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Frank Wilczek on Stockholm's "vibrant scientific environment"

This year, Professor of theoretical physics and 2004 Nobel Laureate in Physics, Frank Wilczek joins Stockholm University.

 
An interview with Frank Wilczek, professor at the Dept. of Physics, and 2004 Nobel Physics Laureate. The interview was carried out summer 2016.
 

"The main thing that happened in 2004 in my life was that I got the Nobel Prize in physics, shared with my thesis advisor David Gross and with David Politzer.

We got that for discovering the basic equations of what’s called the strong force. That’s the force that holds quarks and gluons and ultimately atomic nuclei together. It’s the most powerful force in nature. Understanding it has had many, many ramifications throughout physics and cosmology.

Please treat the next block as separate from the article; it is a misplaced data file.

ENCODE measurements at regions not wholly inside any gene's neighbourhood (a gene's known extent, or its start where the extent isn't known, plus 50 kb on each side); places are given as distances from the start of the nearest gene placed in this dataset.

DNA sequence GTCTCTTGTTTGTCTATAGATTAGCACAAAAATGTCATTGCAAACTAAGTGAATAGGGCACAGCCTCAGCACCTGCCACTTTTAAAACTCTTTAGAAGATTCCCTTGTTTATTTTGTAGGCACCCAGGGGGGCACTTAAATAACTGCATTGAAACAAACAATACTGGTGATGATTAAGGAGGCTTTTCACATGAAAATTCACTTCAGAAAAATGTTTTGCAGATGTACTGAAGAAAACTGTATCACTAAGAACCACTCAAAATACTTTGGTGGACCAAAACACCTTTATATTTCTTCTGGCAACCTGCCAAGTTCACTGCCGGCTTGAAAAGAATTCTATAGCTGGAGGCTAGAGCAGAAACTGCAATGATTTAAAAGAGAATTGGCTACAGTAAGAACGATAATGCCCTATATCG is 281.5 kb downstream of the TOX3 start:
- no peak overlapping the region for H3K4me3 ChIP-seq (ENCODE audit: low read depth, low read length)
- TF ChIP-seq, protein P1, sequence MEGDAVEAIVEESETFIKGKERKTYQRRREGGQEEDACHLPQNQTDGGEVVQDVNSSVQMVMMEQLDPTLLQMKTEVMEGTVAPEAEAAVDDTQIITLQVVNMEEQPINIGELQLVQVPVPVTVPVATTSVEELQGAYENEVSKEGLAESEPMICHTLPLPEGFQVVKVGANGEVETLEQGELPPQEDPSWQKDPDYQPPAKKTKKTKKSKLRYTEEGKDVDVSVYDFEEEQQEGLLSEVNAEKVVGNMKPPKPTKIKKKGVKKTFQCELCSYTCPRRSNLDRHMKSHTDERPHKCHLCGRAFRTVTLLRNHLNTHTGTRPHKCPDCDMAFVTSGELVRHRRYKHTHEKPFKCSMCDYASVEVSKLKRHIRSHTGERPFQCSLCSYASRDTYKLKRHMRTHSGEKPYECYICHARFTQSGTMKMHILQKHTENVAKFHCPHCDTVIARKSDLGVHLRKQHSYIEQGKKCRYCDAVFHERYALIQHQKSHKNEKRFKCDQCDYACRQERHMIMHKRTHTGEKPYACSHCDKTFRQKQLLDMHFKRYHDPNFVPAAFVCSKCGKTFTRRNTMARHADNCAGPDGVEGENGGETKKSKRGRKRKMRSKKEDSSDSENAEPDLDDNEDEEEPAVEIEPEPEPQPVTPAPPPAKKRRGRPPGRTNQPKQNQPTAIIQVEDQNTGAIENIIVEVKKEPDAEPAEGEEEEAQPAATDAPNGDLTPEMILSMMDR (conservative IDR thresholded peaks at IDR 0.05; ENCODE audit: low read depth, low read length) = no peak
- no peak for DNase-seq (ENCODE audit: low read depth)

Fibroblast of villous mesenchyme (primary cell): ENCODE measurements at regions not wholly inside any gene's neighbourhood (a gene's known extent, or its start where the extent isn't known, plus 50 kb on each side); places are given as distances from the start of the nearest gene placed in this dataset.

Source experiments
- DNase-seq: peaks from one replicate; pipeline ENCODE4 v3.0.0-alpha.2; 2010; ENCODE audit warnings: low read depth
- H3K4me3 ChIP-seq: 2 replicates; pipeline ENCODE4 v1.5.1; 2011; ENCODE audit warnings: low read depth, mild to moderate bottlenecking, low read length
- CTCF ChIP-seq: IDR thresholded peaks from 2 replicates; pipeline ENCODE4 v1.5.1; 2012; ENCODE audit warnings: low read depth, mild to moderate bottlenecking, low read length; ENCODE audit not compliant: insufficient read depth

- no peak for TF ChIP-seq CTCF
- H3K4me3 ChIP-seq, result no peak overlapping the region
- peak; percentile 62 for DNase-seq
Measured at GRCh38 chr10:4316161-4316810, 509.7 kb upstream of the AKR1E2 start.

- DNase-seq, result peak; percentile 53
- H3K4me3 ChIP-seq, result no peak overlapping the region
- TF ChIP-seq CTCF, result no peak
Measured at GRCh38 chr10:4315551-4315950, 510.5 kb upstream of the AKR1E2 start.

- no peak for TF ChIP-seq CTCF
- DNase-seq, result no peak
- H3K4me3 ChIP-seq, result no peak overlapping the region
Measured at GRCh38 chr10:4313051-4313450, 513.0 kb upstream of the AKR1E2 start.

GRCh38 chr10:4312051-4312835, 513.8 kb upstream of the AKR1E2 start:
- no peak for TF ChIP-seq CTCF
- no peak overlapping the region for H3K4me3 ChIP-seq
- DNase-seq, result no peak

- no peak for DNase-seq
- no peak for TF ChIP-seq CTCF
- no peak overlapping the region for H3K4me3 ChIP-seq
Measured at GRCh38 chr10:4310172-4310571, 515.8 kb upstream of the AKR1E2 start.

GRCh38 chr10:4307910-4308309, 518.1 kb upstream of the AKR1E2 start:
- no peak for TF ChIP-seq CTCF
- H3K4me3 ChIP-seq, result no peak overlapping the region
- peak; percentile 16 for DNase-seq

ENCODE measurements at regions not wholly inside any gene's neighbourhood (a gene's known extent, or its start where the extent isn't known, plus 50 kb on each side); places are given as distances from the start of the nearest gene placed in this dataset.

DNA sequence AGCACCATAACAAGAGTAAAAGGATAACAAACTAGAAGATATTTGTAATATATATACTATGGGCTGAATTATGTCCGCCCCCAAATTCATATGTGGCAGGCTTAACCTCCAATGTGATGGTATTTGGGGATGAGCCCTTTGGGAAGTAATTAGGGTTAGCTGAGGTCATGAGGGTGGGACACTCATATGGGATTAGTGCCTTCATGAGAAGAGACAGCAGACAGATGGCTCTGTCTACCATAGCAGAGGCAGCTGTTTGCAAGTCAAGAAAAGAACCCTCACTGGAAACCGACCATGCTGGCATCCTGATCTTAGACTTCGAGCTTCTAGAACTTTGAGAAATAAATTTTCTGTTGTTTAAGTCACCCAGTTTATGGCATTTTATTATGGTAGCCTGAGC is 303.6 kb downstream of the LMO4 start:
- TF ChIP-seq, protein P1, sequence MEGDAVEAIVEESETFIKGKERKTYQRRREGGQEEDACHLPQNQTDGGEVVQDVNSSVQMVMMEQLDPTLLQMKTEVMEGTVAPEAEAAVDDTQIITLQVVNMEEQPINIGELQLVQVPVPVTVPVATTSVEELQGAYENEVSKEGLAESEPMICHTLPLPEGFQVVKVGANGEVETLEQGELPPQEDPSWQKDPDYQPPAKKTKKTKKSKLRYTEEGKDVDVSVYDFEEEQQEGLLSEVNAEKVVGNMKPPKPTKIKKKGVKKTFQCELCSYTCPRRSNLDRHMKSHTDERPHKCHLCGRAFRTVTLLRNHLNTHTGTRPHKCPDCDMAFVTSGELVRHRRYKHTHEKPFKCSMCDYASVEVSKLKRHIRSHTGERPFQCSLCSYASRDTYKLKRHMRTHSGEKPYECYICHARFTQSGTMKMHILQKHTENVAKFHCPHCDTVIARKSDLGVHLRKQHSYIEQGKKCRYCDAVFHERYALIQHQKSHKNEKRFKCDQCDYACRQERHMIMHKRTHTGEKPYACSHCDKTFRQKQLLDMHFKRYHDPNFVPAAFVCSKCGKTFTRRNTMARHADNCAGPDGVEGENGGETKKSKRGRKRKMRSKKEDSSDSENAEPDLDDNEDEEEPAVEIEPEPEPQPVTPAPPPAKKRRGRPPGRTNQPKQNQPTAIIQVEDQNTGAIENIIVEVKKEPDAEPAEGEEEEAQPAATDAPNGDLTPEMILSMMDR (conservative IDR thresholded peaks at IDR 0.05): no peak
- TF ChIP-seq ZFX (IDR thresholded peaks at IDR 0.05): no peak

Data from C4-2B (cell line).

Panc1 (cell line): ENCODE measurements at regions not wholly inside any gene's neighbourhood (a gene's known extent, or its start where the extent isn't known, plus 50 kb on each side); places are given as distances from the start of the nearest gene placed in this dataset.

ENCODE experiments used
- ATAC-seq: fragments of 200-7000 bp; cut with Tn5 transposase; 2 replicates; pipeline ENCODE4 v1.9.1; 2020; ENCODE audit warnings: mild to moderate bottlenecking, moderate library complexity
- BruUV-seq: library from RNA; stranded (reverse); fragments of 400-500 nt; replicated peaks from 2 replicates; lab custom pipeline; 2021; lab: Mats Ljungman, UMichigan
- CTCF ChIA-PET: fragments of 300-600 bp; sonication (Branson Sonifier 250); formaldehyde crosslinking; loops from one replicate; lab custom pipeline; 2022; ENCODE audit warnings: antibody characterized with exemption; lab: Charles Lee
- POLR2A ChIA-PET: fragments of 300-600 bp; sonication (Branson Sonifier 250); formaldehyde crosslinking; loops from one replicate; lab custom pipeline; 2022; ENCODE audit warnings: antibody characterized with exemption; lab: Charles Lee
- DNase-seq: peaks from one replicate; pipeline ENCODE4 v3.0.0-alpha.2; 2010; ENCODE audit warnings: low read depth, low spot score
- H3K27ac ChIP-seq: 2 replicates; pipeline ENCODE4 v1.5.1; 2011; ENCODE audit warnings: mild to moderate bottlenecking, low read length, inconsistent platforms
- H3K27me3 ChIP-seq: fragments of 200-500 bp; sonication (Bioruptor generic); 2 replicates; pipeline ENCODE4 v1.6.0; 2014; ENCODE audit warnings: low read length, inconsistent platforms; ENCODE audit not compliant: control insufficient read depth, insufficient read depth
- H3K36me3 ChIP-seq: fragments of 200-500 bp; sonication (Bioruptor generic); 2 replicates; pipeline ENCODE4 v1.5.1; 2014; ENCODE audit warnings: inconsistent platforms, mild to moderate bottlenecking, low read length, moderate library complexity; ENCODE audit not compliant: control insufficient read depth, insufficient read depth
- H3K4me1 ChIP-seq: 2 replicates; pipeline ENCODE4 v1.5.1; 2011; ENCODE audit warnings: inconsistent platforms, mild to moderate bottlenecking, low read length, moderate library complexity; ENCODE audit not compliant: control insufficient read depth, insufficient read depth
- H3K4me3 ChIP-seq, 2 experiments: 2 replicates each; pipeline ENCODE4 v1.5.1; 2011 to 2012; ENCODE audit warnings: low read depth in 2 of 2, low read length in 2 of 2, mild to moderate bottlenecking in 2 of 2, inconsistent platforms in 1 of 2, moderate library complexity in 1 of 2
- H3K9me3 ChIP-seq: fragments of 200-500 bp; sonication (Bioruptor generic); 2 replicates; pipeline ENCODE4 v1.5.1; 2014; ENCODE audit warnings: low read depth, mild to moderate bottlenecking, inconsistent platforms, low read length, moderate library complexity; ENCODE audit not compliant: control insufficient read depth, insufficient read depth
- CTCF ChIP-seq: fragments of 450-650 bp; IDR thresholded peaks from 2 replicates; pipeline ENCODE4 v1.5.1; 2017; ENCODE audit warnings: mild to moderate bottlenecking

So we got to spend a glorious week in Stockholm and then I went up north all the way to Kiruna. We had a great time.

In recent years I’ve gotten to think more and more about how we could use the ideas that we have discovered in thinking about fundamental attractions to make new kinds of instruments, make new kinds of observations, and make new kinds of materials.

The Swedish Research Council offered a very generous grant that would allow us to come back on a regular basis for several years. [In 2016, Frank commenced an appointment at Stockholm University].

As well as an attractive place to live, it’s a vibrant scientific environment with the NORDITA, the Oscar Klein Centre and a number of centres of really excellent activity. And I think it’s growing and it’s a great opportunity now to build new activities as well as participating in the ones that are already here.

I’m a professor of theoretical physics based at MIT and also now have a joint appointment at Stockholm University."

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